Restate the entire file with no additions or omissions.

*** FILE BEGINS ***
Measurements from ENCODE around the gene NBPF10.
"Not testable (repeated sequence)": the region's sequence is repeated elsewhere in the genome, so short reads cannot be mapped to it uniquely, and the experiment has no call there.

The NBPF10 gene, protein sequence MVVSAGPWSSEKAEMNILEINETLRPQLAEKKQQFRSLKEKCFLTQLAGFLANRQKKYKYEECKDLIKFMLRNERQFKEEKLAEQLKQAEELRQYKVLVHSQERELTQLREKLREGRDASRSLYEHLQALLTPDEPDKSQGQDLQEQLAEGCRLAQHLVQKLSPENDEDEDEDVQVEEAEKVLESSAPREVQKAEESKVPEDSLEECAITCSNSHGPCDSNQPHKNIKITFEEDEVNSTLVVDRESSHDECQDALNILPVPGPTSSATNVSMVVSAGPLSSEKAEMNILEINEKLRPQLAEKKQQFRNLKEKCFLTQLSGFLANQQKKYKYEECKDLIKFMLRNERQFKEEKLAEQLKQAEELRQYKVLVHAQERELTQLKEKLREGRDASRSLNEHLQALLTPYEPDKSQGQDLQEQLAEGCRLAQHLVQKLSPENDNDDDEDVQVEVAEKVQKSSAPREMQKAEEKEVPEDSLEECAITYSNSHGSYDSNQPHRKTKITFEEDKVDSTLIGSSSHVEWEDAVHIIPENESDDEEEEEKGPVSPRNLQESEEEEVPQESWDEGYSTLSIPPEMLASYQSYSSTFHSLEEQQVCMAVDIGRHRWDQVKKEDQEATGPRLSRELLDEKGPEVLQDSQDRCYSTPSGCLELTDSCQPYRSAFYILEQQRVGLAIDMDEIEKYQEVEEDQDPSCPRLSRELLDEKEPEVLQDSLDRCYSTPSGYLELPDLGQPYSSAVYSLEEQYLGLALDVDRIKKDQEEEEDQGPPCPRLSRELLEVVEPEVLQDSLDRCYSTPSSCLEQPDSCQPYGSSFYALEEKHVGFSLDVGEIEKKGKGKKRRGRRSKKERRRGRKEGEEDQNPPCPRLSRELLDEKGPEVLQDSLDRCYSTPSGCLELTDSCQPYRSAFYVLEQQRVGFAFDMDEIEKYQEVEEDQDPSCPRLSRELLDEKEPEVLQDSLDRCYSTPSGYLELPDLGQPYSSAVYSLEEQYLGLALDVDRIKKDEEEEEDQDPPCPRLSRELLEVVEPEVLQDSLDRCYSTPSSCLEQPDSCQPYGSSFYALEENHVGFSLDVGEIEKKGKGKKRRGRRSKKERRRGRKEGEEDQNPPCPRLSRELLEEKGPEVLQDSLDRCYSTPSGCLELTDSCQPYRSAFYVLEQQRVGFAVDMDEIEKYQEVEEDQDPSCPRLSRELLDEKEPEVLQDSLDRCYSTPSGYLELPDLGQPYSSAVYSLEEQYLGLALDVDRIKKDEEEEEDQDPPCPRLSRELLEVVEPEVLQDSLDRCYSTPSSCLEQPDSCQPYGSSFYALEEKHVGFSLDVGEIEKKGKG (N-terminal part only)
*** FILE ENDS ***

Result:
Measurements from ENCODE around the gene NBPF10.
"Not testable (repeated sequence)": the region's sequence is repeated elsewhere in the genome, so short reads cannot be mapped to it uniquely, and the experiment has no call there.

The NBPF10 gene, protein sequence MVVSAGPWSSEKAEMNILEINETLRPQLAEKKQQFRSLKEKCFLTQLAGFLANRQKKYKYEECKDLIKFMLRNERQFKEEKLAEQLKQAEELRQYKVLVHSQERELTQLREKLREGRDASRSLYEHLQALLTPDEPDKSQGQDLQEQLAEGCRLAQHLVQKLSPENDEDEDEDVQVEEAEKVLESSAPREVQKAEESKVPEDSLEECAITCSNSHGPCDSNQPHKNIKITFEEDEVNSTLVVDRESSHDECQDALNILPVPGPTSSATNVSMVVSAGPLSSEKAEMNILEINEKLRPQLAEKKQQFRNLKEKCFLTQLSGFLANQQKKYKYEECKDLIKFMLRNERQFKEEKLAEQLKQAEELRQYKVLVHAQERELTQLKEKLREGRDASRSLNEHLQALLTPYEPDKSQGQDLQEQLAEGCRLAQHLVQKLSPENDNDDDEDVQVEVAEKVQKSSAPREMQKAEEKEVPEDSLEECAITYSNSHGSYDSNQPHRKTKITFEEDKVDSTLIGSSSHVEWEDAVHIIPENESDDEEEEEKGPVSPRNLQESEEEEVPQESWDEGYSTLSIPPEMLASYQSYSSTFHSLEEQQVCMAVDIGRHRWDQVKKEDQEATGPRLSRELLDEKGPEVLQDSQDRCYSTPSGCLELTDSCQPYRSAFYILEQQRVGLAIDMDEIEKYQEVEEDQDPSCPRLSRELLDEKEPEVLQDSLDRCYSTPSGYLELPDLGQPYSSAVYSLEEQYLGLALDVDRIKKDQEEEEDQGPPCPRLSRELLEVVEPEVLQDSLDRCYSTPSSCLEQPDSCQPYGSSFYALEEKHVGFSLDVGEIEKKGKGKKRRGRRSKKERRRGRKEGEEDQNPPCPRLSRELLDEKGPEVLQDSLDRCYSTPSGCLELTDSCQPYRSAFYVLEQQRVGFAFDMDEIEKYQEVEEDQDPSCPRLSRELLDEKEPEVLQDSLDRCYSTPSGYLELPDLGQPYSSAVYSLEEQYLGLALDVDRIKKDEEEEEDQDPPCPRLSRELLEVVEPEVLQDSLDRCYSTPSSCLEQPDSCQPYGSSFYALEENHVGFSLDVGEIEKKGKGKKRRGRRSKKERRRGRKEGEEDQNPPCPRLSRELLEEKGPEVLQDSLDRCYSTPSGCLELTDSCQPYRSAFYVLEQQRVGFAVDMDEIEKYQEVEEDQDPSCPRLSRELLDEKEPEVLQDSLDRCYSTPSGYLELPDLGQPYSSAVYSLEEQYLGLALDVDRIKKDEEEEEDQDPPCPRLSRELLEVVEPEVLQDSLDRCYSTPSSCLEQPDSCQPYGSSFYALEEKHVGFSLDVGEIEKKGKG (N-terminal part only)